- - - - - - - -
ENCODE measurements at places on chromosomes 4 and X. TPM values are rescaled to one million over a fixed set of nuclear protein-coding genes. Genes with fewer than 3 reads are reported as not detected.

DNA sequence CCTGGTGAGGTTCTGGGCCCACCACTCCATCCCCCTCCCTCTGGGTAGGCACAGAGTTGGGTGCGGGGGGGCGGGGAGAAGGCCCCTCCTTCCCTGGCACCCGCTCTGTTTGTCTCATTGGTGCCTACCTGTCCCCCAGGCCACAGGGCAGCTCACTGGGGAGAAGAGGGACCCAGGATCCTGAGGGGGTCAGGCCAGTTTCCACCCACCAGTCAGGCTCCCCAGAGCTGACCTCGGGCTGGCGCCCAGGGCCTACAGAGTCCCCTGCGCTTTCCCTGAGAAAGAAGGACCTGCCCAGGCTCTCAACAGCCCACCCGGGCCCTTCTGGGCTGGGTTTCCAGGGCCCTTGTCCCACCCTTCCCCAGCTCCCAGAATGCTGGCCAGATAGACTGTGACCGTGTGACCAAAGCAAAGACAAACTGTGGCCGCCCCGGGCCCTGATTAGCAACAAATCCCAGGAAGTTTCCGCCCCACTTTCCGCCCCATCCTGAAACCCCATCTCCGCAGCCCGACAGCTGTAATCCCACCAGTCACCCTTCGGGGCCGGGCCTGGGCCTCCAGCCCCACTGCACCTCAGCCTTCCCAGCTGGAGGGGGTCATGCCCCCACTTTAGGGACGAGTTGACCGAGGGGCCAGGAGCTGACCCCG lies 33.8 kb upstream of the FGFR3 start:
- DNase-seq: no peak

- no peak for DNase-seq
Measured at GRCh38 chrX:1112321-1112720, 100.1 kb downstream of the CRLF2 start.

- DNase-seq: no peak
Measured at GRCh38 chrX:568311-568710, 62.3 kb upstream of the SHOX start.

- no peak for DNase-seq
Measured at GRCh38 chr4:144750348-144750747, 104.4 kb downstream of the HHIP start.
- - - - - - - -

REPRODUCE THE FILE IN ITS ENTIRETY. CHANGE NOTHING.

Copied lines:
ENCODE measurements at places on chromosomes 4 and X. TPM values are rescaled to one million over a fixed set of nuclear protein-coding genes. Genes with fewer than 3 reads are reported as not detected.

DNA sequence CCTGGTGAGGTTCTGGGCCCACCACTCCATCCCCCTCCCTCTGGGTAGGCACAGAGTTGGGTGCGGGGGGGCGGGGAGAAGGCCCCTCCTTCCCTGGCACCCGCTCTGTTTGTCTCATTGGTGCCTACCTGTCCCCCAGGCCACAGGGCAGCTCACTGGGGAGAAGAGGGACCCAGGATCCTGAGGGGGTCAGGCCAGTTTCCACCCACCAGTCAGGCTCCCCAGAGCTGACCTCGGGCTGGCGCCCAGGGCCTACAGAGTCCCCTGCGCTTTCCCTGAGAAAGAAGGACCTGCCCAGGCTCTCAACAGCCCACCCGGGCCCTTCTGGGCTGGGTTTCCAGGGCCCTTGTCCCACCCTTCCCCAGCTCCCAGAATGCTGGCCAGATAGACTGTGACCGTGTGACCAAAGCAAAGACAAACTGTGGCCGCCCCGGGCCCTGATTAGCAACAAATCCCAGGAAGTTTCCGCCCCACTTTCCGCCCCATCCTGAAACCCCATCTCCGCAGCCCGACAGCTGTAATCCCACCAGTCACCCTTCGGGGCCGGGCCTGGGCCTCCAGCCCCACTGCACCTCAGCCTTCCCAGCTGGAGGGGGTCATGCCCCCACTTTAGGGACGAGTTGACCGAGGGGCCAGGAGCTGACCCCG lies 33.8 kb upstream of the FGFR3 start:
- DNase-seq: no peak

- no peak for DNase-seq
Measured at GRCh38 chrX:1112321-1112720, 100.1 kb downstream of the CRLF2 start.

- DNase-seq: no peak
Measured at GRCh38 chrX:568311-568710, 62.3 kb upstream of the SHOX start.

- no peak for DNase-seq
Measured at GRCh38 chr4:144750348-144750747, 104.4 kb downstream of the HHIP start.